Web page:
An electric bus deployed at the ongoing Shanghai World Expo. China has doubled the number of pilot cities for green vehicles to 20 this year. [Shepherd C. Zhou / China Daily]
Beijing - Public transport is expected to lead the green vehicle race as more automakers and cities boost their electric vehicle and charging station network plans, experts said.
"Electric buses have fixed routes and therefore it's easier to recharge the batteries," said Xu Changming, research director with the State Information Center.
A major problem that has affected the takeoff of electric vehicles is the long charging time for batteries. It takes two to eight hours to recharge the batteries of electric vehicles, industry experts said.
China is likely to come out with a subsidy policy for household purchases of electric cars later this month. That in turn, is expected to encourage sales of electric cars.
But the policy is also controversial as it uses the money collected from all taxpayers to subsidize electric car buyers, usually middle-class people.
"Public transportation is part of the social welfare system and thus it's less controversial to subsidize the sector," said Xu.
Beijing has 50 electric buses in operation at present and plans to add 250 more buses this year.
"The existing electric buses use the battery swap system whereby a dead battery can be replaced within 8 minutes at our exchange station," said Zhang Jianping, president of Beijing e-bus Technology.
An electric bus can run 80 kilometers after each charging which takes four hours. The buses usually charge the batteries twice a day.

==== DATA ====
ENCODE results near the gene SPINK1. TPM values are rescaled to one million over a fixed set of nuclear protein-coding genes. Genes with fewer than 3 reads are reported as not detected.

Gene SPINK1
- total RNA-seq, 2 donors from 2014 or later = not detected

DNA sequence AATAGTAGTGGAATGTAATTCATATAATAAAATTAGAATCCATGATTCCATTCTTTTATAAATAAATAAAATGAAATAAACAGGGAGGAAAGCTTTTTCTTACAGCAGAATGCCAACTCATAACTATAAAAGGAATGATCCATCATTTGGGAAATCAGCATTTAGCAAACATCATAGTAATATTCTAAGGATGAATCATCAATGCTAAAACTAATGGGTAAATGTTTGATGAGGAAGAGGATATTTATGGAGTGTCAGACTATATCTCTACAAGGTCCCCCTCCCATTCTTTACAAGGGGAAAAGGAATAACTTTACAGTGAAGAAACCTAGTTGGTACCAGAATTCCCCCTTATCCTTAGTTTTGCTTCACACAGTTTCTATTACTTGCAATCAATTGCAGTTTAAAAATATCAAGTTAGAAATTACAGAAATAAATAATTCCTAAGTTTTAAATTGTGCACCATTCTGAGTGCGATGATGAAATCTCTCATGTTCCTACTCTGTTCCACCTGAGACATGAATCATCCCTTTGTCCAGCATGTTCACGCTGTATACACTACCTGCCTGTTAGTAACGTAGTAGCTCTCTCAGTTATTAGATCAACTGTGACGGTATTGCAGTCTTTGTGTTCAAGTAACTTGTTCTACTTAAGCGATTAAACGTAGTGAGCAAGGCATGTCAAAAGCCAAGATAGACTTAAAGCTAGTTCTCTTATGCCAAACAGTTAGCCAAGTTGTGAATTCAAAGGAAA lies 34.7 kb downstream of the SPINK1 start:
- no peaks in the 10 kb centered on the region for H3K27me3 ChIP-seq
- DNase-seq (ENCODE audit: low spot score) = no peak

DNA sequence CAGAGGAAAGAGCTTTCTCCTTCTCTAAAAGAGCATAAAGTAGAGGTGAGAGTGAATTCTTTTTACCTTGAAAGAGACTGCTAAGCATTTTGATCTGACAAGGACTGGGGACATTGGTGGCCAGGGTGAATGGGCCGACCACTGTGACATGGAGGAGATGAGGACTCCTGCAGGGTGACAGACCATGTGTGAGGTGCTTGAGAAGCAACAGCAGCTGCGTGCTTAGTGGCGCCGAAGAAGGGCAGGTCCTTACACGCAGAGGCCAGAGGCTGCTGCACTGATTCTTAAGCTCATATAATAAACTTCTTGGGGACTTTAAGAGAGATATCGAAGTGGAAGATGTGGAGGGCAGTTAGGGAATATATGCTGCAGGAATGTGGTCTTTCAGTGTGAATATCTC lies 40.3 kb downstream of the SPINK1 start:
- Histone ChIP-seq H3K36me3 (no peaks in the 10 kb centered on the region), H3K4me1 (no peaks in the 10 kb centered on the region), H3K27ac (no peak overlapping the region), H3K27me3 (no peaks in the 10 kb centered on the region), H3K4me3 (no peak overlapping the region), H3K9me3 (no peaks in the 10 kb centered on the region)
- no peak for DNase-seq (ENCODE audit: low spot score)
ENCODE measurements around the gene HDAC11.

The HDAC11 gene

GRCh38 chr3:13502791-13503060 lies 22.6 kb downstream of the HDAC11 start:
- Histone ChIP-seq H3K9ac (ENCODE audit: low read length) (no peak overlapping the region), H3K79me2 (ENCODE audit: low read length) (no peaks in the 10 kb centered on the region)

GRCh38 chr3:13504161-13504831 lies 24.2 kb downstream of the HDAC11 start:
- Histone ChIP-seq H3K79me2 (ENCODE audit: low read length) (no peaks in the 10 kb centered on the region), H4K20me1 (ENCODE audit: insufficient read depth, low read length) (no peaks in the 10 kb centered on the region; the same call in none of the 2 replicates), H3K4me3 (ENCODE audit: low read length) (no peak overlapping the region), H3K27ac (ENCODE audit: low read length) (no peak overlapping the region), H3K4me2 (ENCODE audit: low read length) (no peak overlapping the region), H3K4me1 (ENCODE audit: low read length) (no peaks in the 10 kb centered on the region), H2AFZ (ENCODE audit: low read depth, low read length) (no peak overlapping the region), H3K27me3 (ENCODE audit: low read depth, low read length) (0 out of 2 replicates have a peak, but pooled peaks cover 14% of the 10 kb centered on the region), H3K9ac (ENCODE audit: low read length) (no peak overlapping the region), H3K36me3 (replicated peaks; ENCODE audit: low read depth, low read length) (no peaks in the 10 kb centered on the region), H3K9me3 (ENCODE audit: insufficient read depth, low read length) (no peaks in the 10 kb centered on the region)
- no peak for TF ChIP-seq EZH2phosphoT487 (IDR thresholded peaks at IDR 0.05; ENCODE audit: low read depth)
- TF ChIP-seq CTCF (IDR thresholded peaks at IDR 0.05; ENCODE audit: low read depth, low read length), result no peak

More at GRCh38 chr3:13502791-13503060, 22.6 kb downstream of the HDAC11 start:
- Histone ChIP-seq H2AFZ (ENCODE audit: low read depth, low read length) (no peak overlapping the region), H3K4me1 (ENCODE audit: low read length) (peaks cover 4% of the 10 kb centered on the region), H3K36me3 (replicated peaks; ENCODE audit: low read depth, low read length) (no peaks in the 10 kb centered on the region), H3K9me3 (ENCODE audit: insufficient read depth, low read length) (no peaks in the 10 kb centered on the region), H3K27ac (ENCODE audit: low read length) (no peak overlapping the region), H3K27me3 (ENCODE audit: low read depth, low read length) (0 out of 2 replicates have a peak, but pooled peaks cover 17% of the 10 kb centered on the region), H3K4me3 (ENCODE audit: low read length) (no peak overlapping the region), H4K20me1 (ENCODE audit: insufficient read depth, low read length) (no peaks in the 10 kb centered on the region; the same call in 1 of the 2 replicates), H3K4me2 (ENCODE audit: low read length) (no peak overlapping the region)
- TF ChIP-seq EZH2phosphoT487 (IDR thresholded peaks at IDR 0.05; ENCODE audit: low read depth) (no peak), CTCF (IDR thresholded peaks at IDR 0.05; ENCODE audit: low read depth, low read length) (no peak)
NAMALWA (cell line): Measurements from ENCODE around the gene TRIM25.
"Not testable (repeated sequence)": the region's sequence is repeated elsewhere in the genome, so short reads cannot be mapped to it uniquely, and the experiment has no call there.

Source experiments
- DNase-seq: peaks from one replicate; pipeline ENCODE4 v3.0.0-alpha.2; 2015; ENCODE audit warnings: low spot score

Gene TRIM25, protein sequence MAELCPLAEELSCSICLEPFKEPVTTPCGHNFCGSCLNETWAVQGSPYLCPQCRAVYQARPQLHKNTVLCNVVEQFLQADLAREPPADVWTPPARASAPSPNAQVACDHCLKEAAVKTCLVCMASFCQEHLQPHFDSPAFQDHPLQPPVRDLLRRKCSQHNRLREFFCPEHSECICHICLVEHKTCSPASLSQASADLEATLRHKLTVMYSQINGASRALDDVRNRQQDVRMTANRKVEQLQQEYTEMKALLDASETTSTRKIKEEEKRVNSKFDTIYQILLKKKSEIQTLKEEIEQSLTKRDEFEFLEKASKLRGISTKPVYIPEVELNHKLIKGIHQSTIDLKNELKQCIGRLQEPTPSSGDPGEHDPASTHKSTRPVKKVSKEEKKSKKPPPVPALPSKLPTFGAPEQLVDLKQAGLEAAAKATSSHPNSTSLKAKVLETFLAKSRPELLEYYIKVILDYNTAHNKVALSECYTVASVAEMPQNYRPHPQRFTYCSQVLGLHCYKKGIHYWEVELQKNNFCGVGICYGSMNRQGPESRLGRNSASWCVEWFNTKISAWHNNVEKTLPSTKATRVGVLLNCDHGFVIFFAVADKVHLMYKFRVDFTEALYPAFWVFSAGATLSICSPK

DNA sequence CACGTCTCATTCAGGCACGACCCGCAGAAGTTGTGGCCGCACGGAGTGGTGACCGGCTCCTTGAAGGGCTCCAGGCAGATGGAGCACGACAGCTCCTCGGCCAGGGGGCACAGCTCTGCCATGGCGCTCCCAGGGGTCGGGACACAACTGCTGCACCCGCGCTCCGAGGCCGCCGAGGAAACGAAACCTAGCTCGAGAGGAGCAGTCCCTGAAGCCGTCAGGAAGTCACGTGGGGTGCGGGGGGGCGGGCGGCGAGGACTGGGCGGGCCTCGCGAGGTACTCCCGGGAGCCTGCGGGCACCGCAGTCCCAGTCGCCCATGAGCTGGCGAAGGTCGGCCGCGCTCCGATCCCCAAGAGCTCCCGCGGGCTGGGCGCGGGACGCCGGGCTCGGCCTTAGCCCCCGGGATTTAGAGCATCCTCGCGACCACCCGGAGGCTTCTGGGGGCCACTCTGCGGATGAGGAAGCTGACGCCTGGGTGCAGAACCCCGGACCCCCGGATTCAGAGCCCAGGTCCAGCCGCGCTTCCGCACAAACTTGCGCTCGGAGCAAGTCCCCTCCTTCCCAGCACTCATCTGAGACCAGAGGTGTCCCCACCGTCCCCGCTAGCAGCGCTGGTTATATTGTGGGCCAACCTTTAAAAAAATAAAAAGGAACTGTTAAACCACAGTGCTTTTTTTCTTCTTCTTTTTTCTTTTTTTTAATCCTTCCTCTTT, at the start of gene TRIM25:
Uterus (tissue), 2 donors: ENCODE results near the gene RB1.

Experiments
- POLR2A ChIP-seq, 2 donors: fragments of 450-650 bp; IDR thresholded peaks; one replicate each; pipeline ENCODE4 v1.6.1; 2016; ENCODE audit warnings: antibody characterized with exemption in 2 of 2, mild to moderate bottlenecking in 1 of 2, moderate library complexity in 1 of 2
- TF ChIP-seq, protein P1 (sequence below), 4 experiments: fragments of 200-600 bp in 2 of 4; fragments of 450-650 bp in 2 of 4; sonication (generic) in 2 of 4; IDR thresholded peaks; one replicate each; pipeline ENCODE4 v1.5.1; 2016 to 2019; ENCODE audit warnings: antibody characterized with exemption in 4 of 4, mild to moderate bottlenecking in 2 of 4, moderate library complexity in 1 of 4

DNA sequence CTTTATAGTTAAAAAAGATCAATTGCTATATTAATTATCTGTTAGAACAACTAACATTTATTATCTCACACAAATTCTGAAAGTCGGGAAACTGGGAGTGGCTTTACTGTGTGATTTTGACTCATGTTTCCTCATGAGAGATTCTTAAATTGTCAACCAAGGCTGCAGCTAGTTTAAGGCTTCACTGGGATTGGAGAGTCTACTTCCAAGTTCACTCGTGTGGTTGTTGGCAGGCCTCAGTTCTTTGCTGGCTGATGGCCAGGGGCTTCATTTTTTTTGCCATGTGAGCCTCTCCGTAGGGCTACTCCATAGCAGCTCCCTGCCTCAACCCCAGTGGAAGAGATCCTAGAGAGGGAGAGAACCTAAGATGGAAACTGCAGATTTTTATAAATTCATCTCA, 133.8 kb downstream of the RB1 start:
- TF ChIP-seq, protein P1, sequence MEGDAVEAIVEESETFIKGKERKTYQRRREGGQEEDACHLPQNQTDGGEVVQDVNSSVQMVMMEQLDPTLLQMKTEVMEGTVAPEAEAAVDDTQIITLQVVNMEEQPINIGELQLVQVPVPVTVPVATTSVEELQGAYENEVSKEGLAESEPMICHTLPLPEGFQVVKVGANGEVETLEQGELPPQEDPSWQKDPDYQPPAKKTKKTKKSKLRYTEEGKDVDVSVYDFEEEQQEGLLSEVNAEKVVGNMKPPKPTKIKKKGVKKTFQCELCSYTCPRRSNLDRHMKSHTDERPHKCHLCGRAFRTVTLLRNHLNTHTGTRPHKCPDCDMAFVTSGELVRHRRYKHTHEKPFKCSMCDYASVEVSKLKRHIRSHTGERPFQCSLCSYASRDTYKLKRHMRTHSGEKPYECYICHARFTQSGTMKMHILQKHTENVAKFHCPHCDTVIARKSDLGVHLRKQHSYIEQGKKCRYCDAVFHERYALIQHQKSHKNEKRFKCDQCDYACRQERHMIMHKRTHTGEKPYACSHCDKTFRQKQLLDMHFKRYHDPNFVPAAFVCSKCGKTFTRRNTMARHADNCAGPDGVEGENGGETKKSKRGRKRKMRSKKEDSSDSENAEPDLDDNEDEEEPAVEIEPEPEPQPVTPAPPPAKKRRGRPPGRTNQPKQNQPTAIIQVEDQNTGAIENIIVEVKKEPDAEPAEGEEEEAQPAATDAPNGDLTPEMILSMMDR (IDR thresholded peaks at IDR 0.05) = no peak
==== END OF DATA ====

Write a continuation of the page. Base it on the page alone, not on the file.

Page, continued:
Zhang's company is the charging system provider for all the 50 electric buses used during the 2008 Beijing Olympic Games. After the Olympics, the buses were used for public transportation.
The company is also the operator of the battery swap system for the 120 electric buses deployed at the ongoing Shanghai World Expo.
But most of the electric buses are still in pilot stages. An exchangeable battery costs 50,000 yuan ($7,321), according to Zhang, while electric buses cost twice as much as a normal bus.
To encourage the use of green vehicles, Beijing is offering subsidies of 800,000 yuan to 1 million yuan for electric bus buys.
Zhang, however, is optimistic that costs would decline after the batteries are produced in large numbers.
"Electric buses are the trend in public transportation and the market will be huge in the next five years," Zhang said.
China has doubled the number of pilot cities for green vehicles to 20 this year and each city is required to have at least 1,000 new energy vehicles.
Shanghai has set a goal of 400 more roadside charging points and seven to 10 large charging stations by the end of this year, for electric buses, according to the local government.
The city built the first charging station for electric cars last October, but uses it mainly for demonstration purpose.